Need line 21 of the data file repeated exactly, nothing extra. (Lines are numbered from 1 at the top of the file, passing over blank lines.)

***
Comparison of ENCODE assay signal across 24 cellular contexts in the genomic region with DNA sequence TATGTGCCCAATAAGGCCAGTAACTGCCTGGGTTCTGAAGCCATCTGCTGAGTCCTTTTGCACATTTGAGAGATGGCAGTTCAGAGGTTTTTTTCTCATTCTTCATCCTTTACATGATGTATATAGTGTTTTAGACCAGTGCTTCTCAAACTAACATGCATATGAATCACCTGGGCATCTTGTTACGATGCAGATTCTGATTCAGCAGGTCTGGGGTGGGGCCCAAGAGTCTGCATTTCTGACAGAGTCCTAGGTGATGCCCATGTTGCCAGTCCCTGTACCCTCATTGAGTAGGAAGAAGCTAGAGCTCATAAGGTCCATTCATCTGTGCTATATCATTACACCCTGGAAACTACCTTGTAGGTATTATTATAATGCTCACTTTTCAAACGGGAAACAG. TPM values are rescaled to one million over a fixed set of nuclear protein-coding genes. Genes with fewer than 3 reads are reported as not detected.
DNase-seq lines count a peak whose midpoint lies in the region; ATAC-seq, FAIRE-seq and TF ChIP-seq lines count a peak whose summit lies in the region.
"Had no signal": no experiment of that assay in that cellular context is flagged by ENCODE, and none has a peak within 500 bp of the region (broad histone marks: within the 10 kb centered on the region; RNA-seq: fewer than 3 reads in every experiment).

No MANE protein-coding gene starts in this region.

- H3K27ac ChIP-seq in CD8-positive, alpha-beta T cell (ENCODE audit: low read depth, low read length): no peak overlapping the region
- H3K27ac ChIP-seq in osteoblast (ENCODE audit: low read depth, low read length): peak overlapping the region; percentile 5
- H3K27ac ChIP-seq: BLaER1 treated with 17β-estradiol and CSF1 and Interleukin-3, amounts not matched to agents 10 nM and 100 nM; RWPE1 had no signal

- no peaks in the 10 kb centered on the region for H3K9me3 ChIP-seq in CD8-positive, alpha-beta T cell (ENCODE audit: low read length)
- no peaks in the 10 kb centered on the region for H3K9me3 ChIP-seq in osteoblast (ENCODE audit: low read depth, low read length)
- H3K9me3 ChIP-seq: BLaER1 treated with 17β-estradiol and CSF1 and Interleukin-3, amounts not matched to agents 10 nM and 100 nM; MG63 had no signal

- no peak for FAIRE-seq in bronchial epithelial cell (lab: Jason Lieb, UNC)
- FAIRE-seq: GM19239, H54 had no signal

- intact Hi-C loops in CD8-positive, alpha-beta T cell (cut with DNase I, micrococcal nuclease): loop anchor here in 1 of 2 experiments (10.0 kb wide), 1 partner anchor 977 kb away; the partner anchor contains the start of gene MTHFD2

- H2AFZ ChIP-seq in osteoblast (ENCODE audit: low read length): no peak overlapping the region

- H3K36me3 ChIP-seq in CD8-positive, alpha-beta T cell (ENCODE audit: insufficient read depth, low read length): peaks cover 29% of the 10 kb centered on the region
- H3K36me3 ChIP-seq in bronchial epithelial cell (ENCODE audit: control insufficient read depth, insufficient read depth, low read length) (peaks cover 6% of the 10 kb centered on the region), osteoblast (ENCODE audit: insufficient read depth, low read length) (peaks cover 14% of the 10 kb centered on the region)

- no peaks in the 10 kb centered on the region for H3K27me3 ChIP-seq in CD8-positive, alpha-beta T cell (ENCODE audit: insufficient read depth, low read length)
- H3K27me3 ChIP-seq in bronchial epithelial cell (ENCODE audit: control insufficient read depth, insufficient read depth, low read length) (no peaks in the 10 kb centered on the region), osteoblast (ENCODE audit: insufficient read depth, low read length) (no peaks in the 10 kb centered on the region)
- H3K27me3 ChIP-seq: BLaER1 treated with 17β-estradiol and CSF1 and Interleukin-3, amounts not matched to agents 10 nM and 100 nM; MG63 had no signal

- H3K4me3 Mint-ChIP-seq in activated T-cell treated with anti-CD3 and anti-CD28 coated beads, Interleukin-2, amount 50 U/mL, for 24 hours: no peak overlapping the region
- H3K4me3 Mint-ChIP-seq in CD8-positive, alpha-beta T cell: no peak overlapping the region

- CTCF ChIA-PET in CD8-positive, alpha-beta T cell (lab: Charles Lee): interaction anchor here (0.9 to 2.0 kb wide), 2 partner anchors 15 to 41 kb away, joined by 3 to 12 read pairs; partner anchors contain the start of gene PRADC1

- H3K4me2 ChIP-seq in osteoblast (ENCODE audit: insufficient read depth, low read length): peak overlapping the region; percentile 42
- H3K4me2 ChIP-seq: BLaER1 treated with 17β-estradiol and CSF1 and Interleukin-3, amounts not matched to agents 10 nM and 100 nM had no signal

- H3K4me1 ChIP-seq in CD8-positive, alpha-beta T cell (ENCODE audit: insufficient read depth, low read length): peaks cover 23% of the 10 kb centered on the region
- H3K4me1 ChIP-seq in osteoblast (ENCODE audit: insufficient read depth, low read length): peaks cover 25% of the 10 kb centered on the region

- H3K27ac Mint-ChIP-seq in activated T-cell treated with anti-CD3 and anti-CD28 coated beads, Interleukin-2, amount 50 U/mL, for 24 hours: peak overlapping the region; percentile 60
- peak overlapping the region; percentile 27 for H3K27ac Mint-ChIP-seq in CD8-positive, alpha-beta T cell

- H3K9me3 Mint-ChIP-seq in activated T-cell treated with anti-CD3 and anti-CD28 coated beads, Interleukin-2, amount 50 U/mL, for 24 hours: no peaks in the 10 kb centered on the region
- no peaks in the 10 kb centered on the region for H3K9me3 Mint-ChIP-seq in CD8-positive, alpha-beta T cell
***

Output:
- H3K4me3 Mint-ChIP-seq in CD8-positive, alpha-beta T cell: no peak overlapping the region